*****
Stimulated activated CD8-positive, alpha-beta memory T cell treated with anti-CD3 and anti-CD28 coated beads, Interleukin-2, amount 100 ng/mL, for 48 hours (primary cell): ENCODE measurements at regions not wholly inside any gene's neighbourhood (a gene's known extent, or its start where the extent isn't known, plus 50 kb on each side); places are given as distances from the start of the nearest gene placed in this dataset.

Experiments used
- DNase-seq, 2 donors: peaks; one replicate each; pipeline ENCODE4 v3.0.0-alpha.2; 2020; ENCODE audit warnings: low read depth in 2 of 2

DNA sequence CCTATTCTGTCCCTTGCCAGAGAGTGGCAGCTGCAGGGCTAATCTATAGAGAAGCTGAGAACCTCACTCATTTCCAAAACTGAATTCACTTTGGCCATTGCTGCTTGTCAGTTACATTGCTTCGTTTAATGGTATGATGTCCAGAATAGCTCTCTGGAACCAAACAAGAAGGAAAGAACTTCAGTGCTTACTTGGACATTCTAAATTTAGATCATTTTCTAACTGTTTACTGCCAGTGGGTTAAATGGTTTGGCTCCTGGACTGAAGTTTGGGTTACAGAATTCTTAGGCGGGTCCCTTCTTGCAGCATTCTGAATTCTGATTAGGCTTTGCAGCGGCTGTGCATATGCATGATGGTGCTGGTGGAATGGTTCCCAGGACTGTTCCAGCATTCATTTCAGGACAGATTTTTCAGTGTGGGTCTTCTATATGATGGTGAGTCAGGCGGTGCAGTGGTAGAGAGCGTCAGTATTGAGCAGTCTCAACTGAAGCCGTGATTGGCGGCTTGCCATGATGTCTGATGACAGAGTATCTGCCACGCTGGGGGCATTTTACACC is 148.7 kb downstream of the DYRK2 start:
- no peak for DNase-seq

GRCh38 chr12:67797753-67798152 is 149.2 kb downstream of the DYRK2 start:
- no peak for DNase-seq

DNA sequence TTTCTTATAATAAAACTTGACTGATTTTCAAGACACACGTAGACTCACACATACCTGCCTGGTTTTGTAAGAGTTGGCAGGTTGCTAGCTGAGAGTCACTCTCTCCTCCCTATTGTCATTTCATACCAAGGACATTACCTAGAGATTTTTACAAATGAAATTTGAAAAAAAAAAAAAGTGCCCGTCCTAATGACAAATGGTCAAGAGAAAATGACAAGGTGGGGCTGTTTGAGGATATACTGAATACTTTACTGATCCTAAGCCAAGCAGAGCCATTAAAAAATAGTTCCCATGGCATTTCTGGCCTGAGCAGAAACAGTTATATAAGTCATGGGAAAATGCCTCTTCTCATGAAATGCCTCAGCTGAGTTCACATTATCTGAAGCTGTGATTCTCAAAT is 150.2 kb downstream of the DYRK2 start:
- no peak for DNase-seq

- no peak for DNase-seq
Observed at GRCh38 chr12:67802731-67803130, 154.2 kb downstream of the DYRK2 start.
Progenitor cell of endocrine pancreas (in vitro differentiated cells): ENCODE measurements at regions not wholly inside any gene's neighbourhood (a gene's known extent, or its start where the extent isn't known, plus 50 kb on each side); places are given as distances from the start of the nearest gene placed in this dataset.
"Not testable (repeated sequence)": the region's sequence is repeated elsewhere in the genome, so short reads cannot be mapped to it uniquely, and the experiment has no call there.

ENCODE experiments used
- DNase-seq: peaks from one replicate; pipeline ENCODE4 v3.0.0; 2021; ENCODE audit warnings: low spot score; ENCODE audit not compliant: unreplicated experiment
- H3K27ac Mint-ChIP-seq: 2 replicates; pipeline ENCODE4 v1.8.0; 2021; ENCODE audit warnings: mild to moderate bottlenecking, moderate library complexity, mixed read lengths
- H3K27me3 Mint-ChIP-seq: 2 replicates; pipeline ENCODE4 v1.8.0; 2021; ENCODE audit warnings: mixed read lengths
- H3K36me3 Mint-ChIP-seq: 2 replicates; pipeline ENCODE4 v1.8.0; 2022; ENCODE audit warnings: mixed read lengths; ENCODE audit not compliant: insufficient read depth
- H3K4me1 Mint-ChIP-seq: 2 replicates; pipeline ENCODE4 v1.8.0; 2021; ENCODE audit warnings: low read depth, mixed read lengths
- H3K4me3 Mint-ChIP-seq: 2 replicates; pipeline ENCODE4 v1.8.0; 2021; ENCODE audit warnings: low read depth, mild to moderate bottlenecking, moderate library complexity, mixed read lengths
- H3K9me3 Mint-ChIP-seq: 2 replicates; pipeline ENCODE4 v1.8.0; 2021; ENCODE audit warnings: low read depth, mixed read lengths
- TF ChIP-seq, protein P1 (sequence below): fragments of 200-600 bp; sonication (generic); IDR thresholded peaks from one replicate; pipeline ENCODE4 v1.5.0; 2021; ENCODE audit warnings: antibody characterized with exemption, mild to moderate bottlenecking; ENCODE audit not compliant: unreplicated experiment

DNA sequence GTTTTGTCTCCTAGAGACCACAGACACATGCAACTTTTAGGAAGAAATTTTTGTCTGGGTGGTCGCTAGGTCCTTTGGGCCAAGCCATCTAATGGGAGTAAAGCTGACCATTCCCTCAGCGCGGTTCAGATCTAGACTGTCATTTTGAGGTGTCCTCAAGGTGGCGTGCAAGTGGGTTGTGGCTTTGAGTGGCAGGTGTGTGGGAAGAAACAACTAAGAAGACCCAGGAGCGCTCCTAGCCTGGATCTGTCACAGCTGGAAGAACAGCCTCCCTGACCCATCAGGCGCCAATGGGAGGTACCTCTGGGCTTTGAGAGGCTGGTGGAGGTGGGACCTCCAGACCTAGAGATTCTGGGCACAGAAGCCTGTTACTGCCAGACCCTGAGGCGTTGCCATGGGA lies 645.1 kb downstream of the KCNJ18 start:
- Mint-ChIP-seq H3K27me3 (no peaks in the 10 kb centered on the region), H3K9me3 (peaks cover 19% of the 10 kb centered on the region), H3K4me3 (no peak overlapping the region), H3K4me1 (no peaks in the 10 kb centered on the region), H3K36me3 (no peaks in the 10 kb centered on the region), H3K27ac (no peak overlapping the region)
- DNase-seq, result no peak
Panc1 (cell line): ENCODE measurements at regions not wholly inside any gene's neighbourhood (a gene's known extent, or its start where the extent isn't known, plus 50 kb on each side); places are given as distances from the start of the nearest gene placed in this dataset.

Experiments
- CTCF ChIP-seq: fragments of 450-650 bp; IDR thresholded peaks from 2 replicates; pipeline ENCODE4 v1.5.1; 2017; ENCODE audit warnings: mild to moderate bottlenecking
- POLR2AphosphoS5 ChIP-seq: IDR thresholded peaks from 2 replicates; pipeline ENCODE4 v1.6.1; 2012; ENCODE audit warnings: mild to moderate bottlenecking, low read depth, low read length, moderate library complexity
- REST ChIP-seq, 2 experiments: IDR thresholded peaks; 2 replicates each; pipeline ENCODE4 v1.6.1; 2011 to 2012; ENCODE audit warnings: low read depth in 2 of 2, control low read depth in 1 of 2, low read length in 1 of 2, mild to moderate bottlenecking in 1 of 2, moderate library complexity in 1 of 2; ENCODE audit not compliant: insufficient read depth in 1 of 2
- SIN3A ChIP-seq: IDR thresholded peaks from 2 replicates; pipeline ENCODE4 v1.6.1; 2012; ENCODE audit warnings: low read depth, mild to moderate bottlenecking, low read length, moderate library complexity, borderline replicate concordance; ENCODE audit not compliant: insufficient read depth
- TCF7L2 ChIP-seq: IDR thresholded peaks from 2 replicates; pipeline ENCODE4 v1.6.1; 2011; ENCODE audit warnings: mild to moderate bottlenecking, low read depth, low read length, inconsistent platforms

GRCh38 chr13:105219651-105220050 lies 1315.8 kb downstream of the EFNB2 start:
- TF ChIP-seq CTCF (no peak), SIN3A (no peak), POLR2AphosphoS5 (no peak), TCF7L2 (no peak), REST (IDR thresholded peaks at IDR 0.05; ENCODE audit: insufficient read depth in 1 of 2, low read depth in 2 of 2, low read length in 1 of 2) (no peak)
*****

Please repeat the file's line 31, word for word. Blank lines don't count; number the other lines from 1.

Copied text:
- SIN3A ChIP-seq: IDR thresholded peaks from 2 replicates; pipeline ENCODE4 v1.6.1; 2012; ENCODE audit warnings: low read depth, mild to moderate bottlenecking, low read length, moderate library complexity, borderline replicate concordance; ENCODE audit not compliant: insufficient read depth